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Network News • 26-10-2020

Current Drone Legal Framework

Author: Jurgen Dalli – Junior Legal Associate, PKF Malta
Published on PKF Malta 27th October 2020

  • At present, in October 2020 there are essentially no specific set of rules and regulations that apply directly to drones.[1]
  • Nonetheless, there are some provisions found in the Air Navigation Order[2] which are also applicable to drone activities.
  • Malta does not differentiate commercial & leisure drone use. Thus, both are subject to a code of conduct & registration.
  • An individual may sign and submit a self-declaration form thereby allowing him or her to operate these drones in question within a prescribed amount of conditions and boundaries.[3]
  • A self-declaration permit will be applicable and valid for use for 6 months, after which another permit has to be applied for.
  • However, it may be possible that an individual requires to exceed these boundaries which are being imposed by the self-declaration form, in which case, one requires a one-off permit which is issued by the Director-General for Civil Aviation whereby a risk assessment will be conducted.
  • When applying for such a permit, a number of documents ought to be submitted, such as;
  • Type of drone (or drones) to be used
  • Submission of technical data or manual of instructions of each drone to be used
  • Submission of any flight safety programmes or operations manual that the operator may have
  • Submission of any previous authorisations from any other civil aviation authority or exemptions
  • Submission of details of the operator and proficiency of the drone pilots
  • Copy of the original signed insurance document for third party liability covering the scope and complexity of the requested operation covering the specific geographical areas/limits for such operation
  • Submission of a risk assessment identifying hazards and the mitigations to be put in place on how to protect aircraft, persons, vehicles, vessels, and property.
  • Past a number of boundaries, one would require the permission of the Civil Aviation Directorate in order to fly a drone. One of these instances materializes when the drone weighs more than 250 grams, in which case a permit is required in order to fly the drone in question.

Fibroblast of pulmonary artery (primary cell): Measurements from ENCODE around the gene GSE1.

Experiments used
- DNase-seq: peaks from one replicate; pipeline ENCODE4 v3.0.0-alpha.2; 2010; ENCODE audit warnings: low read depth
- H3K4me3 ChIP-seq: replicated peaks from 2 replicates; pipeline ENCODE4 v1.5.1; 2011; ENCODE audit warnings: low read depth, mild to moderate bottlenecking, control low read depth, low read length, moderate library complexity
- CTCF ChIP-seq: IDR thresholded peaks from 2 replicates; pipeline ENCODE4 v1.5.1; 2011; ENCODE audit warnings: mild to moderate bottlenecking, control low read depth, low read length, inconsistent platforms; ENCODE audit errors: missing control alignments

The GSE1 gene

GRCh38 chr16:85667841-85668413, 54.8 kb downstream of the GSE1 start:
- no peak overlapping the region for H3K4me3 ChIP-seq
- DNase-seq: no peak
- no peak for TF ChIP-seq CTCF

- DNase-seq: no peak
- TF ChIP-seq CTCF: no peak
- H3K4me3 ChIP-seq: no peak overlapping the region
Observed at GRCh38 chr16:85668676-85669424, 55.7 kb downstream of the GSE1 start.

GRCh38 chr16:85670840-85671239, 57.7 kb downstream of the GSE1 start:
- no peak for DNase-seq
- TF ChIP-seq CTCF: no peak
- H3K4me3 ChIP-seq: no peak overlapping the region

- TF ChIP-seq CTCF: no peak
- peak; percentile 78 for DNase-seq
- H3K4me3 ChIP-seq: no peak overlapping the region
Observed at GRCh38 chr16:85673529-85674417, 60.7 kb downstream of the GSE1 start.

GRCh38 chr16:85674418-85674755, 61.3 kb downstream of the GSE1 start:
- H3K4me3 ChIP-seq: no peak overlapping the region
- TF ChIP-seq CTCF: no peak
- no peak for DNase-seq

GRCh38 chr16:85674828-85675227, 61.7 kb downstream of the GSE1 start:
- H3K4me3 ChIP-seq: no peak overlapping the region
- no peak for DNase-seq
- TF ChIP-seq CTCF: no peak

• Having said that, since all drones having attached with it or incorporated with it; a camera more often than not will require a permit as these would generally weigh more than 250 grams due to the added weight of the camera.
  • Hence, it is the case that those drones being used for commercial purposes and activities will require a permit in order to fly such drones by the Civil Aviation Directorate.
  • Drones weighing 25kgs or more cannot be used altogether.[4]
  • Similar to when driving a car, when manning a drone, one should also provide valid drone insurance.
  • When it comes to distances regulations, one’s drone must always be within visual line of sight and cannot exceed or be more than 300 meters apart from the person who is manning the drone and cannot exceed 60 meters above ground level.
  • Furthermore, no drones can be flown within an airport without permission from the Civil Aviation Directorate and a distance of 5km from such establishment must be kept at all time.[5]
  • For data protection purposes as well as privacy purposes, drones are to be kept a distance of 50m from persons, vehicles, ships, and structures who are not involved in the flying of the drone.
  • In fact, drone pilots should be aware that the collection of images of identifiable individuals, even inadvertently, when using cameras mounted on small drones, may be subject to Malta’s Data Protection Act[6].
  • Although extended, there is also a distance capping on certain establishments such as police properties, military and industrial plants, power plants, hospitals, embassies and consulates, ports, buildings of international organizations, and crowds having at least 12 people; in these cases, the minimum distance the pilot must adhere to is 120 meters.[7]